Publishers of technology books, eBooks, and videos for creative people

Home > Articles > Digital Audio, Video > iMovie

Creating Timelapse WebCam Movies on a Mac

  • Print
  • + Share This
A WebCam is one way to show off what's going on outside your window or in your office, but sometimes still photos don't share the whole picture. Why not put your WebCam view into motion by turning all those images into a timelapse movie? In this article, author and WebCam tinkerer Maria Langer shows you how.
Like this article? We recommend

One of the most popular articles I ever wrote for my old Web site was one about WebCams. It seems that everyone wants a WebCam. I can’t blame them. WebCams are a lot of fun. I’ve had one, on and off now, for about six years.

But what have always fascinated me are timelapse movies, which are movies created by stringing together a bunch of still images of a scene taken at regular intervals for a certain period. Depending on your subject matter, the images viewed in quick succession will appear to have motion.

My WebCam looks out into the Arizona sky. That’s not always very interesting as a movie. After all, a plain blue sky all day long can be pretty dull to watch, even if you can compress the entire day down to a half-minute movie. But during monsoon season here in Arizona, the sky can be an ever-changing subject. And the movies clearly show the motion of the clouds and the buildup of thunderstorms on the horizon. And once in a while, those storms get close enough to make it into the movie before nightfall.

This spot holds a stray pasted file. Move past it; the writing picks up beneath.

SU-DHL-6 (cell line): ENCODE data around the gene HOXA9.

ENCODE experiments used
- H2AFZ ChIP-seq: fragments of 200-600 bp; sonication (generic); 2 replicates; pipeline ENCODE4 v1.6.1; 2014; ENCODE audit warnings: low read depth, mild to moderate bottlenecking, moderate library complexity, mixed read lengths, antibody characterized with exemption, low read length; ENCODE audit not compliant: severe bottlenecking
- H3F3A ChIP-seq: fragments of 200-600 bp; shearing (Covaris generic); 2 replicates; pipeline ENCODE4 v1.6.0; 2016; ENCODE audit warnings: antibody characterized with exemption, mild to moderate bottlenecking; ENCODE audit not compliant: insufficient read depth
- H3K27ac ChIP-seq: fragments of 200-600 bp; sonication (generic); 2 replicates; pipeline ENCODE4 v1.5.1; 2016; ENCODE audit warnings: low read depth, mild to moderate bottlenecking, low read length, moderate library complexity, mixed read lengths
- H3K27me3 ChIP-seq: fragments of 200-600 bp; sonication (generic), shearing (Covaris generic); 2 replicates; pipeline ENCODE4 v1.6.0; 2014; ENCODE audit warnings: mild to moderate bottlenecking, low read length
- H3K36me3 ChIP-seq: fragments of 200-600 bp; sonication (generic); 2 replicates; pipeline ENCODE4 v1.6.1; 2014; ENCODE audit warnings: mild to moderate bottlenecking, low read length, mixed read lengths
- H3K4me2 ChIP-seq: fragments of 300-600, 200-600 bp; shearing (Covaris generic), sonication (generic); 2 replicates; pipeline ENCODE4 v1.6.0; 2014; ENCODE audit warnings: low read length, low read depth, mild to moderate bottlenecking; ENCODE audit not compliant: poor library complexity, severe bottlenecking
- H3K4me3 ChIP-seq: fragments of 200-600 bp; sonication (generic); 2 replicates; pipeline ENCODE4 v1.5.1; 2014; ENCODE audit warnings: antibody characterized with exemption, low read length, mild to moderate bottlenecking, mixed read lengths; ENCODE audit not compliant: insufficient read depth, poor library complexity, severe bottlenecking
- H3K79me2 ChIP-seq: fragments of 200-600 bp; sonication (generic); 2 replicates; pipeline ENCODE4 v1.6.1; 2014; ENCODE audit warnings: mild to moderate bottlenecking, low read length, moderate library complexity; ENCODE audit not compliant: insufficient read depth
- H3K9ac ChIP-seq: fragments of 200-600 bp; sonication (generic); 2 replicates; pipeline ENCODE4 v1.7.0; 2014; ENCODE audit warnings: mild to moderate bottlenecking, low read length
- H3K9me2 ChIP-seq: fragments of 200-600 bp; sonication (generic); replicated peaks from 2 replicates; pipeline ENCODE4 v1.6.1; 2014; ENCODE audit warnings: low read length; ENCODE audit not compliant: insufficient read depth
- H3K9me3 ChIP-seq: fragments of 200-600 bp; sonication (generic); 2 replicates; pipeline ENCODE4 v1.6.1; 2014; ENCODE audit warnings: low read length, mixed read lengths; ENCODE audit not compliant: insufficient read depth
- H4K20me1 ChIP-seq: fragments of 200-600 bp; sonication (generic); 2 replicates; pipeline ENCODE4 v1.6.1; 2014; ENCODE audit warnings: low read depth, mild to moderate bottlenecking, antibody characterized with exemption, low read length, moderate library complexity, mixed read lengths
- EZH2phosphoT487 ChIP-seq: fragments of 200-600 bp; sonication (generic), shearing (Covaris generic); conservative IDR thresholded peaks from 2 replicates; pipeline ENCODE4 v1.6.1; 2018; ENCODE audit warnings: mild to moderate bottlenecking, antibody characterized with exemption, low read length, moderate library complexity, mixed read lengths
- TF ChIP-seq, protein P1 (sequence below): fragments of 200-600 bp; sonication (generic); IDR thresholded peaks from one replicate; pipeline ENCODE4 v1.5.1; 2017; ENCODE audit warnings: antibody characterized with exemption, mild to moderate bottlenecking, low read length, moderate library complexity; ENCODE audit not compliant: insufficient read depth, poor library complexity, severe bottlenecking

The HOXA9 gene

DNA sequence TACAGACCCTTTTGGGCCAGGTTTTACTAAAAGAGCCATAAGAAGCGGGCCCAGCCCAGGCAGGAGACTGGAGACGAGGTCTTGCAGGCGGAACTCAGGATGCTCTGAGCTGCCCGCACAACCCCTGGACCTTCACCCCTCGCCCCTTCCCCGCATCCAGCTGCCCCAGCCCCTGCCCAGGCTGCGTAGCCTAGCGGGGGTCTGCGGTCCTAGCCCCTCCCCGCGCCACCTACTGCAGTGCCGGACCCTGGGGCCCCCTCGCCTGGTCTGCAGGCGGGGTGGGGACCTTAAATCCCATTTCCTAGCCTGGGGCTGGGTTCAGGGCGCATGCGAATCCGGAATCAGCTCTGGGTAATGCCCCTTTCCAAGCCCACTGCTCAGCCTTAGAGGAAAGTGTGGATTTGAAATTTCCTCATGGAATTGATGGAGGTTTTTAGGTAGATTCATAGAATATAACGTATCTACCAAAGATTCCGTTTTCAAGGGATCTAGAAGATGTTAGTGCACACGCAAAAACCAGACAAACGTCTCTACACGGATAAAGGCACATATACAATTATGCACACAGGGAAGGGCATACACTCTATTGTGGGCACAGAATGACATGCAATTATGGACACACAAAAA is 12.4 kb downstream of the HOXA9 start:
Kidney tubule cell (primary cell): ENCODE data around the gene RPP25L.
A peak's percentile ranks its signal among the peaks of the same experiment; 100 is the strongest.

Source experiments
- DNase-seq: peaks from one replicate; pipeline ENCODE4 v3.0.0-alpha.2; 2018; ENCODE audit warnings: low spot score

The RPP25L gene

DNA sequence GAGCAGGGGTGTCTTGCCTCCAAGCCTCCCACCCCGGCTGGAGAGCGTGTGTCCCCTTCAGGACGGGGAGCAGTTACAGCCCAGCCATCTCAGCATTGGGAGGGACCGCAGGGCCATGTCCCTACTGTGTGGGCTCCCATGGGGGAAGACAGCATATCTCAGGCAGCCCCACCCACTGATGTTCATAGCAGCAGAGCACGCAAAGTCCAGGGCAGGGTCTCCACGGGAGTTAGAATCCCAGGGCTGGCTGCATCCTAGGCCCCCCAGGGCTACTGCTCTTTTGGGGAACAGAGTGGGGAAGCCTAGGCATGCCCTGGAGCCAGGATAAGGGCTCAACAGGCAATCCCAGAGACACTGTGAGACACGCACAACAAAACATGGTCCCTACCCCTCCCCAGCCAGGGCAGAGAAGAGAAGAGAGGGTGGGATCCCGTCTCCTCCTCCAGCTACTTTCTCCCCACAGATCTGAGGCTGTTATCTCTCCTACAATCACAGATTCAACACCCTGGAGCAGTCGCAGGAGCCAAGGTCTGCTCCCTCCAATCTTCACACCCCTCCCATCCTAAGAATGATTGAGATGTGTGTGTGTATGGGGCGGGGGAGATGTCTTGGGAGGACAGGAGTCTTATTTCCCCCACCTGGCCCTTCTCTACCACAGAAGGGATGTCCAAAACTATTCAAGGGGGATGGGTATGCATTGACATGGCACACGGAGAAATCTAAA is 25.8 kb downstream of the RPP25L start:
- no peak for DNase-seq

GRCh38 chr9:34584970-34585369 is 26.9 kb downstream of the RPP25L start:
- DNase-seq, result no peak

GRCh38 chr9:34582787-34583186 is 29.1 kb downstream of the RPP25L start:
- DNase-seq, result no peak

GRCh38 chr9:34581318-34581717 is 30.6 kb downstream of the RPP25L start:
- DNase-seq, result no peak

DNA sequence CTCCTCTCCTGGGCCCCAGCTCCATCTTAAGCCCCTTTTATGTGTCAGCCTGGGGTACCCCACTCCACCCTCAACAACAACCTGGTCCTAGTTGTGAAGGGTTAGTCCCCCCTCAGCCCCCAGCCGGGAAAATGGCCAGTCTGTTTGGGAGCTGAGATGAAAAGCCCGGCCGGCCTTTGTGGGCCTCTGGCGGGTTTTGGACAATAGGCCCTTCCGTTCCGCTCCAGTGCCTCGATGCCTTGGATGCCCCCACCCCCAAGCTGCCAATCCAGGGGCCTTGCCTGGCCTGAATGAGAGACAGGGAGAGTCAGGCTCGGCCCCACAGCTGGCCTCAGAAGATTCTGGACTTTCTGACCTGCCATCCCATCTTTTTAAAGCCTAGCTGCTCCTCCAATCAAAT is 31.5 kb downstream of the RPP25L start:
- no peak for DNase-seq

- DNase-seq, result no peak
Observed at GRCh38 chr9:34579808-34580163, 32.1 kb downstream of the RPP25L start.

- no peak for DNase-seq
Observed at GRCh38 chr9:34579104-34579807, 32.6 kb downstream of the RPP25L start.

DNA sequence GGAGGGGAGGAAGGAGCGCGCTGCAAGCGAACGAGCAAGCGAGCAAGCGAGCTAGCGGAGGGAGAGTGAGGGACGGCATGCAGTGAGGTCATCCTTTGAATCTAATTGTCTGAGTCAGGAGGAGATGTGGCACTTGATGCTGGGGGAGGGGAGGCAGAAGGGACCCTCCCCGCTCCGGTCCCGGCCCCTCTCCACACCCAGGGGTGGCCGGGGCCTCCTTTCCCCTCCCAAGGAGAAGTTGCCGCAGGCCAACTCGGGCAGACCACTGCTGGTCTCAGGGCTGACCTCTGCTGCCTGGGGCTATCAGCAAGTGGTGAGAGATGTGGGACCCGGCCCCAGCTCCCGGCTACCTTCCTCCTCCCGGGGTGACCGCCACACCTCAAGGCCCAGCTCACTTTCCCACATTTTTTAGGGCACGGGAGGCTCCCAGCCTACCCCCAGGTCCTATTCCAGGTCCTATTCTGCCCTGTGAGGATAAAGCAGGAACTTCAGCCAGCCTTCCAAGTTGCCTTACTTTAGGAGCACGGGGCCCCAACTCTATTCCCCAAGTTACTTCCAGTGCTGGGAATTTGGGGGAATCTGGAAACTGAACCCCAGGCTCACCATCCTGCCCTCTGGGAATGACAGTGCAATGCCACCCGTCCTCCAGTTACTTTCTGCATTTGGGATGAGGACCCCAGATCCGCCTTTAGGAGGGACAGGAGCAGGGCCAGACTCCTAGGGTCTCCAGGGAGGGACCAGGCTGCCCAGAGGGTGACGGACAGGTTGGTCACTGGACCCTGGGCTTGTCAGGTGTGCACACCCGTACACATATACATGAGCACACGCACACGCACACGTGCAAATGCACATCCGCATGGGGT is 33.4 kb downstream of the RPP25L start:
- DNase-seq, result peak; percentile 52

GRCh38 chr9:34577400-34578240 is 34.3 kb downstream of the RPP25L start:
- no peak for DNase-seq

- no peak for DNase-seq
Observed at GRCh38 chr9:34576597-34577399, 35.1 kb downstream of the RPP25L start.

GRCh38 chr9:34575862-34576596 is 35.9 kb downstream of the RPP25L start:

So I set up my WebCam to make timelapse movies again. (You can see my sky change here.) You can make these movies, too. All you need is access to an Internet server (like your Web server or iDisk), a compatible camera (like an iSight), and a shareware program called EvoCam. Here’s how.

Step 1: Get and Install EvoCam

If you’re dedicated to setting up a WebCam and/or timelapse movie, don’t be cheap. EvoCam by Evological is a $25 shareware program that makes it easy to set up a WebCam, including one that also creates timelapse movies. I’ve been using it for several years now and am impressed with its feature set, which includes—among other things—a built-in WebCam server, e-mail and FTP capabilities, scheduling, and offline image support. I don’t even use half of EvoCam’s features and I think it’s worth every penny I paid for it.

The current version of EvoCam (as I write this) is 3.6.1. It requires Mac OS X 10.4 or later and QuickTime 7.

Download the EvoCam software disk image here. If necessary, double-click the downloaded file to open the disk image. You can then either drag the contents of the disk image into a folder in your Applications folder or just drag the EvoCam application into the Applications folder.

I recommend that you try it and make sure that it works with your camera before registering it. You have 15 days to give it a good workout.

  • + Share This
  • 🔖 Save To Your Account